This Net Lease REIT Is ‘Finger Lickin’ Good’
- FCPT’s acquisition strategy is to decrease its reliance on Darden over time by purchasing properties that are well located and occupied by durable restaurant concepts.
- I’m not opposed to FCPT’s extension into closely related brands, but I would not like to see the company moving away from its circle of competence.
- I am not advocating M&A as a catalyst to support my BUY recommendation, as I am most attracted to the stability of FCPT’s overall predictable platform.
Over two and a half years ago, I wrote an article titled, Staking Out Four Corners Property Trust, in which I provided my very first look at Darden Restaurants’ (NYSE:DRI) real estate spin, Four Corners property Trust (FCPT).In connection with the spinoff, Darden was able to successfully monetize its legacy real estate portfolio in a tax-free vehicle (instead of taking the company private).
Essentially, Darden was able to alter its capital structure in a way that allowed it to take advantage of REIT laws and allow FCPT to lease back its real estate. The window for C-Corp REIT spins has now closed, but in addition to Darden/FCPT, a number of other deals made it through the IRS test, namely Sears (SHLD)/Seritage (SRG), Hilton (HLT)/Park (PK), Penn National Gaming (PENN)/Gaming and Leisure Properties (GLPI).
With the close of the FCPT transaction (over 2 ½ years ago), the restaurant-focused REIT owned 424 restaurants, 418 of which were leased back to Darden subsidiaries through triple-net leases with 15-year initial terms on average.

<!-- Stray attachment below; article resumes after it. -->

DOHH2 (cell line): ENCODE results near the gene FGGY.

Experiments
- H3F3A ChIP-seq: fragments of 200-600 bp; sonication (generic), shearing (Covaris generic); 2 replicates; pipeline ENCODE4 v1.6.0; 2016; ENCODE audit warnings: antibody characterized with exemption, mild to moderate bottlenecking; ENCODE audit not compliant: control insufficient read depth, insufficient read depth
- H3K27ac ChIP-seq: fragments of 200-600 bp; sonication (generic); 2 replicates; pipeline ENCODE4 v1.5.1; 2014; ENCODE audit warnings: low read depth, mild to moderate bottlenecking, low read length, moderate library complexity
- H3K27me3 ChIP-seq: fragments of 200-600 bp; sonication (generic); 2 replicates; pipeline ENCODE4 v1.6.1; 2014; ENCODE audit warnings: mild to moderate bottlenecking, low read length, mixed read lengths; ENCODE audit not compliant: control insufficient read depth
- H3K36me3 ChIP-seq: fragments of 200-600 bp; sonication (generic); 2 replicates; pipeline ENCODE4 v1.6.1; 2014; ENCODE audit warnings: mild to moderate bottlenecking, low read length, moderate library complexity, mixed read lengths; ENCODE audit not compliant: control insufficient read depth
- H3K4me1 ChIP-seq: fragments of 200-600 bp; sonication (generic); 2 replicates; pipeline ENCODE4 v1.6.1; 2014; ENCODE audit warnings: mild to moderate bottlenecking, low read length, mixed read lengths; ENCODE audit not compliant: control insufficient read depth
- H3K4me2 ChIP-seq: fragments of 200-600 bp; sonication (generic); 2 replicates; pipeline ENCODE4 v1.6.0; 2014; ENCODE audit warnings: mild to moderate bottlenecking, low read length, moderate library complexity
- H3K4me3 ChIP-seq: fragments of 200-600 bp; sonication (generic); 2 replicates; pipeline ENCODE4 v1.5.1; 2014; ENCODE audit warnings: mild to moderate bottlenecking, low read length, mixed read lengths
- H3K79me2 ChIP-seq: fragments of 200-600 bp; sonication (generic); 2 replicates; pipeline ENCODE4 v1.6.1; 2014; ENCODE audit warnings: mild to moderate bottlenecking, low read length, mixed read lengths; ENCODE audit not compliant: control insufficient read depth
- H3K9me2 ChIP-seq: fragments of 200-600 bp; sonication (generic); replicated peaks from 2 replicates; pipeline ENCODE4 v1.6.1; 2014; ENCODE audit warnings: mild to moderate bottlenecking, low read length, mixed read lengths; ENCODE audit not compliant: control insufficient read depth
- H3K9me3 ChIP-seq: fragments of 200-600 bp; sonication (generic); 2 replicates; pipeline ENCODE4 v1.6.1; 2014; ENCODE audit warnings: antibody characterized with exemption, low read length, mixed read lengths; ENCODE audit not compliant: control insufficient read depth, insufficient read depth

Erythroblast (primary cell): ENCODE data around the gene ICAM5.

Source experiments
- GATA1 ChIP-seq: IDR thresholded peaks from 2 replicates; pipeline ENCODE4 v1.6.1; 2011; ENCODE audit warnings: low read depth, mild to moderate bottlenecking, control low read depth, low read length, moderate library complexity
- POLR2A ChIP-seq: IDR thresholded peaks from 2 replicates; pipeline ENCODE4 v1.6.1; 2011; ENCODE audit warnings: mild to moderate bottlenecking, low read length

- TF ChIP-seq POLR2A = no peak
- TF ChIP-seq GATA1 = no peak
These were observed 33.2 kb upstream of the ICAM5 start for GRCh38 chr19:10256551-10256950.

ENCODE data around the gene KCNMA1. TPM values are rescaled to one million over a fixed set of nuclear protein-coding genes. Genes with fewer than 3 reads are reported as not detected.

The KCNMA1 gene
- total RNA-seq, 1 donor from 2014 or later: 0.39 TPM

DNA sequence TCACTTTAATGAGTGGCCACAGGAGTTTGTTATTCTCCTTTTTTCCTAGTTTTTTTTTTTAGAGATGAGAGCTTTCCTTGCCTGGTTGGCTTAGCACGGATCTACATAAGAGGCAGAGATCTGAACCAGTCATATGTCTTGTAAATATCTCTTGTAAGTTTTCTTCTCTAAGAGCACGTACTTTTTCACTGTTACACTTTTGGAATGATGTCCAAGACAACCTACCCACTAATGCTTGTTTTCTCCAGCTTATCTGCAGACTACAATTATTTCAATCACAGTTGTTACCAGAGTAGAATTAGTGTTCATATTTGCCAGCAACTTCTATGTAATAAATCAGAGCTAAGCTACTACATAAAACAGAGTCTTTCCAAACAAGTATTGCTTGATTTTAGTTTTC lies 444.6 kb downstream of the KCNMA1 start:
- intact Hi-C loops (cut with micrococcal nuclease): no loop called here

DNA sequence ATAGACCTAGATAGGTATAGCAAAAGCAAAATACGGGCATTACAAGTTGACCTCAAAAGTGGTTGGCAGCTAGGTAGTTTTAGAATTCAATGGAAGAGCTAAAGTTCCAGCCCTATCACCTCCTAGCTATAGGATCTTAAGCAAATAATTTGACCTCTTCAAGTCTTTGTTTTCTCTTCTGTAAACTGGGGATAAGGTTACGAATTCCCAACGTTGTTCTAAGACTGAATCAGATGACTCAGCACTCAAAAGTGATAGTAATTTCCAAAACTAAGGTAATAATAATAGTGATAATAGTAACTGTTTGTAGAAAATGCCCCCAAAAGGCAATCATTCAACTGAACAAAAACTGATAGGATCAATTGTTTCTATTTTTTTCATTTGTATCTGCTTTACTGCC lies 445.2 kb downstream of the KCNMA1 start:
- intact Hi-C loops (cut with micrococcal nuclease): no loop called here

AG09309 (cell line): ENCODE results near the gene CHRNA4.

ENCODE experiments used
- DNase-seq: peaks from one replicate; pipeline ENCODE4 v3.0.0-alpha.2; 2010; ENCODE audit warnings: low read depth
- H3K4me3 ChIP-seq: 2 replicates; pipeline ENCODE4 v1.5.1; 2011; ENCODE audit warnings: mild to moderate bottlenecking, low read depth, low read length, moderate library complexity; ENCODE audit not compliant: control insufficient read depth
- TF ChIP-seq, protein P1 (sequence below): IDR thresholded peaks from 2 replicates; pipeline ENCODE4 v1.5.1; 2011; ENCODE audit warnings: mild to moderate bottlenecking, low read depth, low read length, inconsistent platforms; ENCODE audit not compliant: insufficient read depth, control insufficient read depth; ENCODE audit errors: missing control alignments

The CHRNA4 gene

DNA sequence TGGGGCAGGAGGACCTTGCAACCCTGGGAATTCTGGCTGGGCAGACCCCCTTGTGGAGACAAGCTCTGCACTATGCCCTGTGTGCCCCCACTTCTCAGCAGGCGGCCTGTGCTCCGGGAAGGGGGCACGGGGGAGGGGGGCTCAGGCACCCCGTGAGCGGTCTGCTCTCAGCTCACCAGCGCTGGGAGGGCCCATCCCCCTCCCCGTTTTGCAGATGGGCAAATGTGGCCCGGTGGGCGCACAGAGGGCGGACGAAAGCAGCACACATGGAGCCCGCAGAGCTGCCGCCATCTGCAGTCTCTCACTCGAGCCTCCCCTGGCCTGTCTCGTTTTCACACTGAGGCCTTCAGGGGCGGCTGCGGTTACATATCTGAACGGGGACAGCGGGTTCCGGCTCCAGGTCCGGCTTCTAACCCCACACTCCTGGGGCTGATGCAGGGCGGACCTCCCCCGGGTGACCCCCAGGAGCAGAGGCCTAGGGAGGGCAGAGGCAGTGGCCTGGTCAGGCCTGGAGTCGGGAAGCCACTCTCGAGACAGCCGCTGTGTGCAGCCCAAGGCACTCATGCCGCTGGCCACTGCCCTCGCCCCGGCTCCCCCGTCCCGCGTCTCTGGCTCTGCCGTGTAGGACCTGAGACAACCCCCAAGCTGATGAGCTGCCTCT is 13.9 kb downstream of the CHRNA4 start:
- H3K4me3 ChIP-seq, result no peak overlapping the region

FCPT’s acquisition strategy is to decrease its reliance on Darden over time by purchasing properties that are well located, occupied by durable restaurant concepts, with creditworthy tenants whose operating cash flows are expected to meaningfully exceed their lease payments.
By virtue of its large scale, the U.S. restaurant industry offers a sizable pool of attractive property acquisition targets across different types of restaurant properties, including quick service (or QSRs), take-out, casual dining, fast casual, and fine dining, to enable diversified growth.
The addressable market of restaurant real estate is substantial despite FCPT’s narrowed focus within retail sales. According to the Census Bureau and the Bureau of Economic Data, the food service industry had over $620 billion in sales in 2015, of which QSR and Casual Dining Restaurants comprise over $430 billion combined.
FCPT focuses on acquisitions that shift the portfolio to be more reflective of the national restaurant landscape, targeting QSR and some casual dining concepts, and with less focus on Italian and steak restaurants given the current portfolio concentration of Olive Garden and LongHorn Steakhouse restaurants. As illustrated below, FCPT has reduced exposure to Darden (from 100%) at the IPO to 87% (as of Q1-18).
In January, FCPT closed on the purchase of ten restaurant properties from Washington Prime Group Inc. (NYSE:WPG), the first of two tranches in the forty-one-property portfolio announced in September 2017. The purchase price for the first tranche was approximately $13.8 million and represents ten different restaurant brands: Arby’s, BJ’s Restaurant, Buffalo Wild Wings, Chick-Fil-A, Chili’s, McDonald’s, Olive Garden, Panda Express, Red Lobster, and Starbucks. The second tranche is expected to close in Q2-18.